Morton Gold

Morton Gold

SANFORD — A group of 17 vocalists and three instrumentalists known as the U.S. Navy Sea Chanters performed for a large crowd at the Memorial Gym on April 14.

The concert was part of a 20-city tour of the Northeast by this versatile group. While they performed a variety of songs in different genres and styles, and did so very well, I might add the program got off on a very high note by a rendition of the National Anthem. This is the way the anthem ought to be sung, but rarely is.

There were no embellishments, sliding or added notes, all in the name of “interpretation.” The word “ban” (part of ban-ner) was one note instead of two as most uninformed folks tend to sing it. In short, it made me stand a bit taller than I usually do. There were several conductors, and all of them were good.

While essentially the Sea Chanters specialize in jazz or show choir repertoire, they demonstrated their versatility by giving a superb rendition on an a cappella composition called “Prayer” composed by Rene Claussen to a text by Mother Theresa of Calcutta. This work was given a sensitive reading conducted by Benjamin Bransford III.

The other conductors were Adam Whitman and Robert A. Kurth. Each section of the Chanters has trained voices well rehearsed in the music they perform. The singers sang not only together but also in separate groups. The ladies in the chorus shone in a series of songs called “Blue Medley” consisting of “Proud Mary,” “Sittin’ on the Dock by the Bay” and “Blue Bayou.” The male contingent shone in their rendition in “Men of Motown,” a medley of six songs.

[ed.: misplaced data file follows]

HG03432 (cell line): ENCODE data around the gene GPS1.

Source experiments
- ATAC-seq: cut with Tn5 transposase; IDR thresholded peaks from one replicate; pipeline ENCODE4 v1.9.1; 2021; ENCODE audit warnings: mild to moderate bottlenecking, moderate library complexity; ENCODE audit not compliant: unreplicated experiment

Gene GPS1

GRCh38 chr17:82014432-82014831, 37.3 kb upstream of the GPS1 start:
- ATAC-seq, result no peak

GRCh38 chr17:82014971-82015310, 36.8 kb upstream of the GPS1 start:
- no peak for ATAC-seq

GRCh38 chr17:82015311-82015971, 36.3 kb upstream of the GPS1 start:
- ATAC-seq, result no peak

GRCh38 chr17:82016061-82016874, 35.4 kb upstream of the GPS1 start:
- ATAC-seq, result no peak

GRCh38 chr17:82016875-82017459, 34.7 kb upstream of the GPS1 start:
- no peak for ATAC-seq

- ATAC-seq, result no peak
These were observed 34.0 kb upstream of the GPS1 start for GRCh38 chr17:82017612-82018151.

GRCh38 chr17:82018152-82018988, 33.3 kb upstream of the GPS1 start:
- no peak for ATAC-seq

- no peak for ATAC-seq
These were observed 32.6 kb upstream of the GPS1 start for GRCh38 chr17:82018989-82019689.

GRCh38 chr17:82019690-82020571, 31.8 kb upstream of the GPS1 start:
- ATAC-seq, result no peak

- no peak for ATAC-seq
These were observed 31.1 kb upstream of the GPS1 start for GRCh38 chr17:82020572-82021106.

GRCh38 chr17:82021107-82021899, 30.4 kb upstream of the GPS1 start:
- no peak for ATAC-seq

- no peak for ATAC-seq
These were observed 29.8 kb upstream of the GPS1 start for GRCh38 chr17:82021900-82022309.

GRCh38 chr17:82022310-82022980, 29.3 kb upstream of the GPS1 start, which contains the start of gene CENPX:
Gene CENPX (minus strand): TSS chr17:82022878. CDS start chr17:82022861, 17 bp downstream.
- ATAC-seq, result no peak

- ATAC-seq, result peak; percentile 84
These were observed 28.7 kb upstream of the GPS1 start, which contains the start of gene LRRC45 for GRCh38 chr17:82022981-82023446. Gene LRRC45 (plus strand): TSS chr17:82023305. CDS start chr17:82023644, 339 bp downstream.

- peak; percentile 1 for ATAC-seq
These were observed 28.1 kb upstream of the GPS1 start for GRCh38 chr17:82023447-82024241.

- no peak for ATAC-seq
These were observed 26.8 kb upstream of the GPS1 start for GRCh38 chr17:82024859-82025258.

One singer who caught my attention was Adam Whitman. He has a rare voice known as a counter tenor. This occurs when a man can sing notes normally found only in female singers. He was superb in “I Can’t Get Next to You.”

There were three instrumentalists who participated in most of the selections. They included Caroline Evans (piano); Randy D. Mattson (bass) and Kevin V. Taylor (percussion). A key non-musician but very important to the success of the group was Christopher M. Troupe, the audio engineer.

While many singers held the rank of Musician 1st Class, others rose to the rank of Chief Musician, and Mattson holds the rank of Master Chief Musician. The singers obviously were selected for the group carefully, as they demonstrated their versatility throughout the hour-plus concert. As an encore, they sailed through eight pop standard songs starting with “The Age of Aquarius” and including among others “Downtown.”

The audience loved it, and gave the group a standing ovation. As the program stated: “Throughout their history, the Sea Chanters have remained true to the Navy’s watchwords of pride and professionalism, and they continue to flourish as a vibrant ensemble.”

This concert underlined these words, and I suspect that this concert was no exception to them.

— Morton Gold is a composer/ conductor, retired educator and an arts reviewer of the Journal Tribune.

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